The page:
Once upon a time the Lincoln division of Ford Motor Company was viewed as the American automotive pinnacle of luxurious sophistication, success and status. These were the halcyon days of great looking, really big vehicles like the Mark series. Then the brand became afflicted with inertia, malaise and lethargy resulting in so-so designs, uh-oh quality and “duh” advertising. Consumers stayed away in droves.
Arguably, among consumers, the best known Lincoln model is the Town Car. This sedan, which has its origins in the automotive equivalent of the Paleozoic era, has retained some cache and panache as the ubiquitous “Black Car” service vehicle in NY, Chicago and LA. But that too is on the endangered species list.
But suddenly Lincoln is making headline news … as a reorganization, restructuring and revitalization program was announced that has a significant impact on the brand’s future. Leading the way to a hoped-for resurgence are two new vehicles, the MKX and MKZ. Both nice looking models are loaded with sophisticated, state-of-the-art, innovative, incredible technology to inform, entertain and protect the driver and passengers while seated in a luxury setting. This is a good creative platform. But to promote these new models to the American consumer they’ve borrowed equity to present the cars which I feel is feature not benefit-driven.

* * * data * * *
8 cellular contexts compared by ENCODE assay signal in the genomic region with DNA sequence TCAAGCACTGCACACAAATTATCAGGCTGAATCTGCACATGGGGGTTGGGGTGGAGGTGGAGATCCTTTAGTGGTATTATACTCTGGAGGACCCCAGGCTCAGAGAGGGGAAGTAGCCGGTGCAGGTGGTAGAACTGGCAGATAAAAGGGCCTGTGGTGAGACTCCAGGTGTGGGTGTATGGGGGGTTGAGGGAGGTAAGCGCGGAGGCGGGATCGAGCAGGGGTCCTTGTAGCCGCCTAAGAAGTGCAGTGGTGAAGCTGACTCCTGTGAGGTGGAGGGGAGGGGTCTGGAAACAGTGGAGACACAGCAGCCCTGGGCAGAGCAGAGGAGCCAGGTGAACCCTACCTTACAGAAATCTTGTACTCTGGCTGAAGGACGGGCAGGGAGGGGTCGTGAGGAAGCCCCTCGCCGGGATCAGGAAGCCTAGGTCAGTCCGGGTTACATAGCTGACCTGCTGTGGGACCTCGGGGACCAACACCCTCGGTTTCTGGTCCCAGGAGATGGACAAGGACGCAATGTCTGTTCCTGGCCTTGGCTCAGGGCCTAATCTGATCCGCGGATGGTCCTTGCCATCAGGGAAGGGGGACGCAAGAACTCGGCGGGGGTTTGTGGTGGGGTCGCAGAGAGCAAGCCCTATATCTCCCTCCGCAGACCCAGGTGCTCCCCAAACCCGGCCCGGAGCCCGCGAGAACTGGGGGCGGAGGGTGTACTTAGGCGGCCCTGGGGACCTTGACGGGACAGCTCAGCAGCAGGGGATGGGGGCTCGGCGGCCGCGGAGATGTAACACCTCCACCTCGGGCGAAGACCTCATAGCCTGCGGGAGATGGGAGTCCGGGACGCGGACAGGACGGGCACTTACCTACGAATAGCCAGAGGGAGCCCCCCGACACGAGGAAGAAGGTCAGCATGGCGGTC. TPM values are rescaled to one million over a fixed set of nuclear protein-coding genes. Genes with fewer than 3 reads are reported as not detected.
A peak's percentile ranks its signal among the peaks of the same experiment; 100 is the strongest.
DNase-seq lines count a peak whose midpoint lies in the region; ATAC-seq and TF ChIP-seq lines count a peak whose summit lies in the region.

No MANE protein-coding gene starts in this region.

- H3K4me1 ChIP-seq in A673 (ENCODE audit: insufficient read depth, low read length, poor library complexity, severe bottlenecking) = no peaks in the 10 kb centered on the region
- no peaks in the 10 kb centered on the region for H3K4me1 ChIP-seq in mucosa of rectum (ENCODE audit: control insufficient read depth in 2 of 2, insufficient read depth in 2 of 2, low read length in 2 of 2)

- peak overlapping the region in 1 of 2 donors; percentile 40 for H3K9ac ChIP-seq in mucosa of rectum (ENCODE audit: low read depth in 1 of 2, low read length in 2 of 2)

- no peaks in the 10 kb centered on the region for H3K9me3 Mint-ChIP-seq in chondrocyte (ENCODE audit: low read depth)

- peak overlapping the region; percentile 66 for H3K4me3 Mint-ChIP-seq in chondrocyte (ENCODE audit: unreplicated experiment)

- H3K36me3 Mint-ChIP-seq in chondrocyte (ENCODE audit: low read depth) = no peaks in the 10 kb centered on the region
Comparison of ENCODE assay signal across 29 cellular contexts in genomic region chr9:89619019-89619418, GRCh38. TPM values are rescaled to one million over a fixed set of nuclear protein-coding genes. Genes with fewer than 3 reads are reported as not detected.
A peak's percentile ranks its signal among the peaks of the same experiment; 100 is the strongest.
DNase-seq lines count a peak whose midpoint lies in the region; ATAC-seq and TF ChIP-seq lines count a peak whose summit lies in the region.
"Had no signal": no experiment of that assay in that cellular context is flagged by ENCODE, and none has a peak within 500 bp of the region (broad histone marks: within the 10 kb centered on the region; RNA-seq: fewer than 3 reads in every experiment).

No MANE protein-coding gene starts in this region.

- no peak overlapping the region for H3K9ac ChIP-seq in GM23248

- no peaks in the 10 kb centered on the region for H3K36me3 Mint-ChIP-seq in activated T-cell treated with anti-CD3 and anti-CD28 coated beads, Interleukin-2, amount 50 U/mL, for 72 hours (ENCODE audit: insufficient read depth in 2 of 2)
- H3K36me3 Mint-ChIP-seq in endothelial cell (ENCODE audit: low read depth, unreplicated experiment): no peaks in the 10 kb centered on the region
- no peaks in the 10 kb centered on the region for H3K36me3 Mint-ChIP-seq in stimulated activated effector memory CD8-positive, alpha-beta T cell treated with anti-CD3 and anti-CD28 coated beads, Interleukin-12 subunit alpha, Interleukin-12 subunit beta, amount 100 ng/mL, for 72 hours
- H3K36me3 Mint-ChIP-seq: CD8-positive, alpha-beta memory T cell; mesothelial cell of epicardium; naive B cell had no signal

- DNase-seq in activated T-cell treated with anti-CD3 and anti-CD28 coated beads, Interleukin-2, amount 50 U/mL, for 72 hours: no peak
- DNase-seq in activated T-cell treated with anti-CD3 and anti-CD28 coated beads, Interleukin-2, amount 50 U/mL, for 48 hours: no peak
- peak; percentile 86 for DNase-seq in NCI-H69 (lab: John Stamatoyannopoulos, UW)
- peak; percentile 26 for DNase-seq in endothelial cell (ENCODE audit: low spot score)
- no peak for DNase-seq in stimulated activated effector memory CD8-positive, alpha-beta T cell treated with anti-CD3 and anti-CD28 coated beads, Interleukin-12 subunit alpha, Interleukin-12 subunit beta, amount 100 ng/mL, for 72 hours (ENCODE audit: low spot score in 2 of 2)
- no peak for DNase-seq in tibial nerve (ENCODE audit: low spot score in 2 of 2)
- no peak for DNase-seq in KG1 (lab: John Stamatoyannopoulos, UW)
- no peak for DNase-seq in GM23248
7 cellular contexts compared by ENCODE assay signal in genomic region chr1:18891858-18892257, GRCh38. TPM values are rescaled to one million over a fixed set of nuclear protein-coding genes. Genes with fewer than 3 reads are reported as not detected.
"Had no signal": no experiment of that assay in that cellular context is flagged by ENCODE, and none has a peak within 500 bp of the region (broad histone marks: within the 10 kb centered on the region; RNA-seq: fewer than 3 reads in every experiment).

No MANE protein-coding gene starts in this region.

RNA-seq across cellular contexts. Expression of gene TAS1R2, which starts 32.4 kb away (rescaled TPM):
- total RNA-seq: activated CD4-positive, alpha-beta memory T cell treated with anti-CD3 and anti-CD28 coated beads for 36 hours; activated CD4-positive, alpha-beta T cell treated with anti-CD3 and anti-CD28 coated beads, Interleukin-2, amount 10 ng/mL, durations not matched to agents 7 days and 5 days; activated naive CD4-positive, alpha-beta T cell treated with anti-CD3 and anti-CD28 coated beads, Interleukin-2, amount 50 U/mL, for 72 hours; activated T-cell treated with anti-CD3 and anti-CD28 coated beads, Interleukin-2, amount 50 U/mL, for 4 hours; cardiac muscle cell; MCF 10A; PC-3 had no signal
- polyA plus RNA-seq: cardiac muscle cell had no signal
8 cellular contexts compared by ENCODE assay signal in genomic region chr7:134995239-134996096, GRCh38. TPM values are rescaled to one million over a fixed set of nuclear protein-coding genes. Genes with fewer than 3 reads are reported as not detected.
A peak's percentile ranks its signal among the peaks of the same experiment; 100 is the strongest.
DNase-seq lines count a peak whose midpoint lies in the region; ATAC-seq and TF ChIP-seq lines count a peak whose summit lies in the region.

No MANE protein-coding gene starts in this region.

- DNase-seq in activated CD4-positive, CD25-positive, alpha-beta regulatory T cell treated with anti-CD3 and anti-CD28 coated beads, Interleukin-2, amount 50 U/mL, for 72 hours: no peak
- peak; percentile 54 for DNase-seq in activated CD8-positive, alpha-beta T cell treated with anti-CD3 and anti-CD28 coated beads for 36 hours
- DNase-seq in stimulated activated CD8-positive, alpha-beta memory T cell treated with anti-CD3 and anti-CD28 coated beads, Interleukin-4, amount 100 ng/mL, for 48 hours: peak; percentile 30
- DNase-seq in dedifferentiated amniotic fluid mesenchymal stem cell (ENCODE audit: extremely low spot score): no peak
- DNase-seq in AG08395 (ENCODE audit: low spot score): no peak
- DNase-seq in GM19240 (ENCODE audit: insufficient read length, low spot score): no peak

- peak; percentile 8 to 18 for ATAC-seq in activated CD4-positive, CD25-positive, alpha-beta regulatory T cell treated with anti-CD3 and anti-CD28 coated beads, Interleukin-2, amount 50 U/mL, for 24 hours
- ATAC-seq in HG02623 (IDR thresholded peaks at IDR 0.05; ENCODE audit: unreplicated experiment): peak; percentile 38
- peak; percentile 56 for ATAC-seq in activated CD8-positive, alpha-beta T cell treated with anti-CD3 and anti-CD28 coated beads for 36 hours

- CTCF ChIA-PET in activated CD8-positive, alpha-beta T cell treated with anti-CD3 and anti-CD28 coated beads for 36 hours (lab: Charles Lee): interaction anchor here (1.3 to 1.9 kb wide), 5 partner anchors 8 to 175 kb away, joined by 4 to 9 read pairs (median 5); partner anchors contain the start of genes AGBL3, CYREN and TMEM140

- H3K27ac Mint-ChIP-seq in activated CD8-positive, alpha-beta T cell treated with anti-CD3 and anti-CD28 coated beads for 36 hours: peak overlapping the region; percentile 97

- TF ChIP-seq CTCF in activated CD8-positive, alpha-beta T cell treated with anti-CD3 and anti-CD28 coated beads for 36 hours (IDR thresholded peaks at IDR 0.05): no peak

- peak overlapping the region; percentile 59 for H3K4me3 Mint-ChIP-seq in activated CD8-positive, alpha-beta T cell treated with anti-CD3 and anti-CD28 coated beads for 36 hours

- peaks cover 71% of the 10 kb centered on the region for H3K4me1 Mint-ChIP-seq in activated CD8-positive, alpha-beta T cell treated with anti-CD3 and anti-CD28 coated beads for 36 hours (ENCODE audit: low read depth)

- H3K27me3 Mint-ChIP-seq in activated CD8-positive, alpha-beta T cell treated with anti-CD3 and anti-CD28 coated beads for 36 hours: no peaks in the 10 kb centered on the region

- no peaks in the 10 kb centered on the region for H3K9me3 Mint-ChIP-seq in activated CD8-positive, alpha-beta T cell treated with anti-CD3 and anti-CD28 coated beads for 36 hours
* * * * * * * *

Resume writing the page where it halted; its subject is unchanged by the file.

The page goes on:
They’ve cast a journeyman actor, John Slattery of the AMC network’s hit series, Mad Men – which is based on an advertising agency in the ‘60s — to be the pitchman in three new television commercials. The hope is that people watching television will see Slattery and instantly know who he is, the character he portrays on what show, and that this will result in an “OMG isn’t that…?” moment for Lincoln. That’s the borrowed equity. But it’s also a big stretch that could turn into just more “duh” advertising.